The Atlanta Braves are murderers. The victim? MLB free agency. An enterprise that was already on life support to being with, Frank Wren and the Braves have spent the last few weeks finishing the job. This is, of course, hyperbole, but that doesn’t mean that there aren’t elements of truth here.
The Atlanta Braves have spent their days over the last few weeks locking up their boatload of young talent. Pitchers Julio Teheran and Craig Kimbrel each got sweet new contracts, while Andrelton Simmons and Freddie Freeman extended their stays in ATL for seven and eight years, respectively. Jason Heyward signed for two and a longer term deal is likely on the way next winter.
What the Braves are doing isn’t new or radical. We’ve seen young stars get fat (or phat) new contracts in order to buy out some arbitration years and perhaps a free agent year or two. But we haven’t seen it on this scale: five extensions, in the neighborhood of $280 million and all of them age 25 or younger. Welcome to the new world of Major League Baseball free agency, or lack thereof.
The free agent market this year was already pretty weak. Sure, you had some marquee names like Jacoby Ellsbury and Robinson Cano, but it all boils down to overpaying for past-their-prime 30-somethings that will make the teams that sign them regret it in four or five years, if that. Getting your talent locked up now ensures that you don’t have to be that team that overpays for free agent talent when the time comes.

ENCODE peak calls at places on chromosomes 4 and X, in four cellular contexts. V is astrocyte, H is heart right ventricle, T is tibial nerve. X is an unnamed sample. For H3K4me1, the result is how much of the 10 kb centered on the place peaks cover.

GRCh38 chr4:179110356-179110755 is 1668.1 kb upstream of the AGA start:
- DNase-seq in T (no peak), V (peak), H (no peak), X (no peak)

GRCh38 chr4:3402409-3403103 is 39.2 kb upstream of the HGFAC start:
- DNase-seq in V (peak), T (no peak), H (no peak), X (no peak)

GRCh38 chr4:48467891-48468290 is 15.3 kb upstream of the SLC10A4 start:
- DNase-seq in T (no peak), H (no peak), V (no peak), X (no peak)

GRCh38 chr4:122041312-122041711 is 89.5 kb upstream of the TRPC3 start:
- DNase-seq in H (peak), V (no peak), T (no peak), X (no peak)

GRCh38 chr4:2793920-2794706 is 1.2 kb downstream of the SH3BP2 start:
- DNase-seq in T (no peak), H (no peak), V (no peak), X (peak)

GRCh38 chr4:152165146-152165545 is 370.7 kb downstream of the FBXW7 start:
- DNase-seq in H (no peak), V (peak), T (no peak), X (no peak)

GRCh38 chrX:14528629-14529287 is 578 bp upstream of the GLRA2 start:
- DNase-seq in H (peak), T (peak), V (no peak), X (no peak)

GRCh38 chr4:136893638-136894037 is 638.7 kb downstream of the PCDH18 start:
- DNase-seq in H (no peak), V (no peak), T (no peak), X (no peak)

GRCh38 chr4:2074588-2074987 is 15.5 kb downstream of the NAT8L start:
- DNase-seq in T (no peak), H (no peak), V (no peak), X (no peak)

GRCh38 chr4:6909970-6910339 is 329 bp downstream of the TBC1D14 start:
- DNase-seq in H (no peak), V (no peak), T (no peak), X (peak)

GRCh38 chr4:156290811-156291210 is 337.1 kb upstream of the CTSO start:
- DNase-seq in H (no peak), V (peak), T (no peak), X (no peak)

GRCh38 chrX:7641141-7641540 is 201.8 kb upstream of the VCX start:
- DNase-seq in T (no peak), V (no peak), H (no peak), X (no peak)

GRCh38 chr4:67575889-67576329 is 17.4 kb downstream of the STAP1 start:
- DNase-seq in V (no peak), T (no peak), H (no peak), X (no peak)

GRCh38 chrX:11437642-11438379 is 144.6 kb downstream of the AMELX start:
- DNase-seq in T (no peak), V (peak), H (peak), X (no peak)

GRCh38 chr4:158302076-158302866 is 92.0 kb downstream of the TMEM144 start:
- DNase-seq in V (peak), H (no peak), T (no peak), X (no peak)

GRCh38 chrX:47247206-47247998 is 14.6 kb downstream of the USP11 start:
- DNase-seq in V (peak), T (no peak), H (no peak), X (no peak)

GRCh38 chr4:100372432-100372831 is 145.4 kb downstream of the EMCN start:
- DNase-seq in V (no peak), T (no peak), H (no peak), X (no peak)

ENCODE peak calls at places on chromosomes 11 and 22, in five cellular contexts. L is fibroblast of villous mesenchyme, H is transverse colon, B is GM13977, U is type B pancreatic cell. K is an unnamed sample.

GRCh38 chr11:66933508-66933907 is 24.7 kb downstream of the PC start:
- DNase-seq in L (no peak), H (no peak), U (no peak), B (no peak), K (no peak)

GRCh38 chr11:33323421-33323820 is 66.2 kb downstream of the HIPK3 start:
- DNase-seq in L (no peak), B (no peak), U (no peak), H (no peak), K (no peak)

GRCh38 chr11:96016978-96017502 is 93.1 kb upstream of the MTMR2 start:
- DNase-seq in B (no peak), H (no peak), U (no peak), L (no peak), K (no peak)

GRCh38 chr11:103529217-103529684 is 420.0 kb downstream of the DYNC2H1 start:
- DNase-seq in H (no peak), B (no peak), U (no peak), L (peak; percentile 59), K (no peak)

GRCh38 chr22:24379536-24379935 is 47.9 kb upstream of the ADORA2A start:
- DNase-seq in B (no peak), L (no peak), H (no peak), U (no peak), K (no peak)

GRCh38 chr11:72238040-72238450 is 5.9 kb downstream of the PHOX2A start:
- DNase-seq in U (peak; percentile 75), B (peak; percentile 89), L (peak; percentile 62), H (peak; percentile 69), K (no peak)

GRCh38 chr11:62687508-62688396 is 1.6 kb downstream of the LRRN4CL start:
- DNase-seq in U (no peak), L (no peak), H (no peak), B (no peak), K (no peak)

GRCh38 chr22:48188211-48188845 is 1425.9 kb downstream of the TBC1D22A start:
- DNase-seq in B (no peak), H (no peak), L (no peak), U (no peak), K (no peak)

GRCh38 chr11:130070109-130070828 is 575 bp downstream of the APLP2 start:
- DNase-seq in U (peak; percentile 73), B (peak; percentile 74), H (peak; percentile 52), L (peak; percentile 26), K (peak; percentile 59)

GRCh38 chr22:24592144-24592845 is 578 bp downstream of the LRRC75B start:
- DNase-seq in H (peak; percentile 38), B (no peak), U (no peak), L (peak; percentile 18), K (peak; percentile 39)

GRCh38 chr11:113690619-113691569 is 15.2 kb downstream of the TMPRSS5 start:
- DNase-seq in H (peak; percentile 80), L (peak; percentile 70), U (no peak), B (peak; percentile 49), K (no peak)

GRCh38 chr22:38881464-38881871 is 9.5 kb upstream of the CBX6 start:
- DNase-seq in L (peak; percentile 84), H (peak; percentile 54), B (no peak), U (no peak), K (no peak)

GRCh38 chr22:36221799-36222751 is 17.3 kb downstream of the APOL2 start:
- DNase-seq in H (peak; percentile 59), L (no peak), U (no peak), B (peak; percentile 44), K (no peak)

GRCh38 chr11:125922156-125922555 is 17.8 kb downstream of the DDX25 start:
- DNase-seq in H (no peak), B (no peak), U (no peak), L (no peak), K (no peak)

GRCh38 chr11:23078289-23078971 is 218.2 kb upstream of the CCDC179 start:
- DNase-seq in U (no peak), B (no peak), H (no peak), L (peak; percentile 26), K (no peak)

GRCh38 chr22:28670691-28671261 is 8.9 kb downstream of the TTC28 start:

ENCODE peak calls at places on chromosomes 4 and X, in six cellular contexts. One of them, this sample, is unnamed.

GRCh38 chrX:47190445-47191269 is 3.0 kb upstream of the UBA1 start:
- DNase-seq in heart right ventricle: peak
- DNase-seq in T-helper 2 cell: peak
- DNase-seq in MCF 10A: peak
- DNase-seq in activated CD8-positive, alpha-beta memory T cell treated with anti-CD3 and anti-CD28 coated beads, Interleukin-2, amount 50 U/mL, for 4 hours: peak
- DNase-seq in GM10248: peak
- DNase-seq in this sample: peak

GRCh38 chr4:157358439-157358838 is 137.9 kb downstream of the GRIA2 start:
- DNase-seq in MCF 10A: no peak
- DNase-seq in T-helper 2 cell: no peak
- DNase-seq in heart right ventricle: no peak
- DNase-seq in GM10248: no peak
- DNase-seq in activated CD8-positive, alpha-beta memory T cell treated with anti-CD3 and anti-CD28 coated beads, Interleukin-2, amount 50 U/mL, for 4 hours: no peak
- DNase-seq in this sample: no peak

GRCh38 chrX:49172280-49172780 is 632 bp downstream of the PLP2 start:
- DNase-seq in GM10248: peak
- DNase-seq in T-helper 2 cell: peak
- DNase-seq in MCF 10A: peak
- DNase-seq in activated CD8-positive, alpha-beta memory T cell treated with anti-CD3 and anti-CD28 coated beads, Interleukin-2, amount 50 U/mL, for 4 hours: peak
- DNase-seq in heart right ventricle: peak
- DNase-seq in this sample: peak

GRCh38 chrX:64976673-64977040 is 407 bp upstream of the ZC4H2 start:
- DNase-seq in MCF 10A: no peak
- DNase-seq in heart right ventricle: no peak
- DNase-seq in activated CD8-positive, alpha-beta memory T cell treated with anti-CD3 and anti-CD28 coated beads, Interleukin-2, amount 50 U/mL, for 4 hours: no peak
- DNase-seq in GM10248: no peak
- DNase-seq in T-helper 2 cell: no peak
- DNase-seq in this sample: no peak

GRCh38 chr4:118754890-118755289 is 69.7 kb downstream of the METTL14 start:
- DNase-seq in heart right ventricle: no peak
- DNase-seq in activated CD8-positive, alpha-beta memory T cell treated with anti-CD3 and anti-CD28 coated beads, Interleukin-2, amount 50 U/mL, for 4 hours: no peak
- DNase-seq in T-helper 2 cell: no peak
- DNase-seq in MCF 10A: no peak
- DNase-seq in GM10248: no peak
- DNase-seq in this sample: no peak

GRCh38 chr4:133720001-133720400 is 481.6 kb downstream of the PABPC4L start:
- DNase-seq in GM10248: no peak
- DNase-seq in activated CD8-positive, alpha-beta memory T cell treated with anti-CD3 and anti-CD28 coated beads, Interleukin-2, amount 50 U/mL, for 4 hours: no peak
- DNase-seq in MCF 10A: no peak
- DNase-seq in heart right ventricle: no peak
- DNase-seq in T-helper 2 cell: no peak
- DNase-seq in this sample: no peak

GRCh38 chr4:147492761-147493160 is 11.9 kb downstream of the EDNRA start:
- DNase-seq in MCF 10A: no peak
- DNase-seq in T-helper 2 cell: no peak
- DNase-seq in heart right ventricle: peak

What the Braves are doing is almost unprecedented, simply because of the ages and experience of the players they’re locking up. It isn’t just that they’re extending young talent. They’re identifying their core, all of which have very limited service time, and signing them to significant contracts, and essentially doing it in bulk.
It’s a bold strategy, to be sure. It’s not full proof though. Things happen. If it pays off, though, we may be witnessing a revolution as far as dealing with young, high upside players is concerned. Regardless, free agency in Major League Baseball can basically be rendered dead, in terms of younger superstars being available. That underwhelming free agent class this winter? Get used to it.
It should be noted that none of this is meant to be any sort of knock on the Braves. What they’re doing is a sound business practice and ensures that their window of opportunity for a championship is going to remain open for at least the next several years.
Whether not you want to pin this death of free agency on the Atlanta Braves is entirely up to you, of course.